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21st Century Learning
Digital Learning is a relatively new concept, brought on by the rapid advancement of tools and software that have become part of our everyday lives at work and at home. It uses technology in all of its various forms to help students (as well as teachers and other learners):
Digital Learning changes the dynamics of today’s classrooms. Students are part of the digital generation. They use cell phones and social networking sites to stay constantly connected. They navigate the internet easily – usually more easily than their parents or other adults. In many cases, students are the teachers when it comes to Digital Learning.
Prairie South is a recognized leader in incorporating technology into the classroom. Teachers and students use a variety of instruments and online applications to enhance learning in and out of the classroom.
ISTE is the International Society for Technology in Education. One of its main roles is to provide standards for schools to follow. It offers student, teacher and administrator standards. Prairie South will be using these as a guide for teachers, students and administrators to follow as they continue to embed technology and into the classrooms. ISTE has also been developing a wiki that offers more ideas on what the implementation of these standards look like.
Here are the main ideas included in the student standards released in 2007:
1. Creativity and Innovation
Students demonstrate creative thinking, construct knowledge, and develop innovative products and processes using technology.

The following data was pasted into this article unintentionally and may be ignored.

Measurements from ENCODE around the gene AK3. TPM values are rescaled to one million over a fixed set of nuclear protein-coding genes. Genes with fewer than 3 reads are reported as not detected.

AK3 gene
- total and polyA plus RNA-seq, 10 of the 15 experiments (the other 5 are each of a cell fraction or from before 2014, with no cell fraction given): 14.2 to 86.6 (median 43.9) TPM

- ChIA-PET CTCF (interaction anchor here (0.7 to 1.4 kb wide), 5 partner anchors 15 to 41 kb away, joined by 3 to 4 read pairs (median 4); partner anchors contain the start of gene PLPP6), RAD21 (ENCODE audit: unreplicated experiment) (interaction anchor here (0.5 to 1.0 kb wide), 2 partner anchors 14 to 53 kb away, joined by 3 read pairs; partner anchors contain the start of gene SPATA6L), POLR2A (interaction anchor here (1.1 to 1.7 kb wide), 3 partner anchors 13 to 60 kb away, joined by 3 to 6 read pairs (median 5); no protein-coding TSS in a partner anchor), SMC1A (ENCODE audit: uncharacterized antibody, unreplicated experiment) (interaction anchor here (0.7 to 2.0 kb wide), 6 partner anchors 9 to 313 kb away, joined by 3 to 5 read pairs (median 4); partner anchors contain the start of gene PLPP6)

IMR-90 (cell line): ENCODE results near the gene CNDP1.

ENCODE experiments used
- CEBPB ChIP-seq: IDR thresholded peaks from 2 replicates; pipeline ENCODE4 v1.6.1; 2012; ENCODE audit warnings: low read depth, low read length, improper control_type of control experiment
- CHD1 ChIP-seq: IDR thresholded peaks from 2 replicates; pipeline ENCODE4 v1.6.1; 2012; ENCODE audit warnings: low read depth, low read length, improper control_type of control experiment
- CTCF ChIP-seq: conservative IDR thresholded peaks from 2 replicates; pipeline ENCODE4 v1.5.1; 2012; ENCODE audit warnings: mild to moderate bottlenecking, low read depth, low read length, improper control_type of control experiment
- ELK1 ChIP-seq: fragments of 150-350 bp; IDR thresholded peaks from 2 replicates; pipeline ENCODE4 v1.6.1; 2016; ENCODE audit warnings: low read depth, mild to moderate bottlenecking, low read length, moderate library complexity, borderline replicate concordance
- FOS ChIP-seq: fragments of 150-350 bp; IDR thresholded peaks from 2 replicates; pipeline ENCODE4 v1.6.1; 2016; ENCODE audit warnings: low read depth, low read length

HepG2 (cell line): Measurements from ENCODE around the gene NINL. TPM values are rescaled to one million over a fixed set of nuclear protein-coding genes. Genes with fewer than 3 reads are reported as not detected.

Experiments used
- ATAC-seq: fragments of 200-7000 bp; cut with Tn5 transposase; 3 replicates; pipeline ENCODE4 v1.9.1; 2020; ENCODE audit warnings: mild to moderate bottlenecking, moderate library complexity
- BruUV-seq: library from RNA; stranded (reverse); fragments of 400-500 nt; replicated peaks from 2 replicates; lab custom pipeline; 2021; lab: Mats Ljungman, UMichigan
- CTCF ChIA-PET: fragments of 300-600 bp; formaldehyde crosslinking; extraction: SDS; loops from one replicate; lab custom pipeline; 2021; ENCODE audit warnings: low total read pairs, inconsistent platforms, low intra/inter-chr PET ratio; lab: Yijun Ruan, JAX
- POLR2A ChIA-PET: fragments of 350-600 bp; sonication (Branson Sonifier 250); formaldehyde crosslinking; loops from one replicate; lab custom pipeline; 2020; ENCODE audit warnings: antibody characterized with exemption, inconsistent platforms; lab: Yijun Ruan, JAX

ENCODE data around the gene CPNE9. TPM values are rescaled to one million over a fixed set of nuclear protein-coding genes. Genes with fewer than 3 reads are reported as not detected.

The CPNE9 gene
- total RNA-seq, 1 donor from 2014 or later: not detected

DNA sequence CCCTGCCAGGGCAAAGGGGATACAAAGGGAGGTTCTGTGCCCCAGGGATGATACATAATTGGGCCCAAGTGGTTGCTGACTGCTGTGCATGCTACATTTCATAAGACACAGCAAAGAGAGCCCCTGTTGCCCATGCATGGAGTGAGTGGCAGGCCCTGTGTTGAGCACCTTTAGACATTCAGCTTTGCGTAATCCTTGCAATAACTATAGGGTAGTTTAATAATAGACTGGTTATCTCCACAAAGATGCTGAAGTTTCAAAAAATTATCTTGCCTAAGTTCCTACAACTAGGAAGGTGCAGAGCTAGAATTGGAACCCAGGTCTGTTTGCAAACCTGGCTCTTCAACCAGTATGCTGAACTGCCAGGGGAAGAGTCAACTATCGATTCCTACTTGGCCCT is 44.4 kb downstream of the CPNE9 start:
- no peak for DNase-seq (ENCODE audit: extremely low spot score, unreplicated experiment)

2. Communication and Collaboration
Students use digital media and environments to communicate and work collaboratively, including at a distance, to support individual learning and contribute to the learning of others.
3. Research and Information Fluency
Students apply digital tools to gather, evaluate, and use information.
4. Critical Thinking, Problem Solving, and Decision Making
Students use critical thinking skills to plan and conduct research, manage projects, solve problems, and make informed decisions using appropriate digital tools and resources.
5. Digital Citizenship
Students understand human, cultural, and societal issues related to technology and practice legal and ethical behavior.
6. Technology Operations and Concepts
Students demonstrate a sound understanding of technology concepts, systems, and operations.
“Properly used, technology will help students acquire the skills they need to survive in a complex, highly technological knowledge-based economy”
– The George Lucas Education Foundation
Read/Write Web: Sometimes referred to as Web 2.0, the Read/Write Web refers to changes in the ways the Web is used that emphasize online collaboration, creation and sharing among users. While the first iteration of the Web was typically presented to users to read and view, the Read/Write Web allows for a two-way flow of information, and encourages and allows users to get involved in posting and creating content.